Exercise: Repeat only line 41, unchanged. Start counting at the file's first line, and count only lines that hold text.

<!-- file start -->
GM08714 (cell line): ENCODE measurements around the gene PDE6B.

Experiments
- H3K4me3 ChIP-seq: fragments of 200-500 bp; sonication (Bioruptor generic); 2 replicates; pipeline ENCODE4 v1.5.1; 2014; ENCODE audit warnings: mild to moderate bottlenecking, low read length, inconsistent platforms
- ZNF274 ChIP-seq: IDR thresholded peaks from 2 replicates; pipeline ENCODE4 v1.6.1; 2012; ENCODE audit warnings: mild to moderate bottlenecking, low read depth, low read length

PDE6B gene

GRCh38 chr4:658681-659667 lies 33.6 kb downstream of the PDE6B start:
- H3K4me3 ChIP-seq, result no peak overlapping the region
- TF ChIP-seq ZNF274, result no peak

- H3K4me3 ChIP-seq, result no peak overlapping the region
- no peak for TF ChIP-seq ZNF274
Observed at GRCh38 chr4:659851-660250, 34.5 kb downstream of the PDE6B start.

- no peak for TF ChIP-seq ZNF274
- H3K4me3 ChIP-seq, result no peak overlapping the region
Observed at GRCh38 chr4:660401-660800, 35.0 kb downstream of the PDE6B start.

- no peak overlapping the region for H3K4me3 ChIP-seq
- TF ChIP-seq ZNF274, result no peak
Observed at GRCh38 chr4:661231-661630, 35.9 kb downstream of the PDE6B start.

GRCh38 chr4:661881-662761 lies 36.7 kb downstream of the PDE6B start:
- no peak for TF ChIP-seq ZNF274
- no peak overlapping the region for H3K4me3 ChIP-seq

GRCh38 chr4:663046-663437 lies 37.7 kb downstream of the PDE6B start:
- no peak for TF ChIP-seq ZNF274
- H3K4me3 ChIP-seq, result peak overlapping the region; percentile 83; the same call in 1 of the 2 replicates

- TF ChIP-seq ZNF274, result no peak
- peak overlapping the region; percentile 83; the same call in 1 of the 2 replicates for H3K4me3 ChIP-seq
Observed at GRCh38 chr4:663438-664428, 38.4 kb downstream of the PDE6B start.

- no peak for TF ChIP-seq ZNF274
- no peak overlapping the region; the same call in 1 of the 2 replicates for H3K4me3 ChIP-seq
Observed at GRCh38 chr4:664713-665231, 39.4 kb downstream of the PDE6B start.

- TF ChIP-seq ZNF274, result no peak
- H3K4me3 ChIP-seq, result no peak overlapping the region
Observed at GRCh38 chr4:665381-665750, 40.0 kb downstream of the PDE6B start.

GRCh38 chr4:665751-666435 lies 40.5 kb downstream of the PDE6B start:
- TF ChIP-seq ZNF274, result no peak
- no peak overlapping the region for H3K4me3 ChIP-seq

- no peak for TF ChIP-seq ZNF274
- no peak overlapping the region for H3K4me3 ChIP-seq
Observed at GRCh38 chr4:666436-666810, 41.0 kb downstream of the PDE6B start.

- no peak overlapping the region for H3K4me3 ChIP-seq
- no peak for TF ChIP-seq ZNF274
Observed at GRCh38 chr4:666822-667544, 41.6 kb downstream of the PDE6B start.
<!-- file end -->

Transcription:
Observed at GRCh38 chr4:666822-667544, 41.6 kb downstream of the PDE6B start.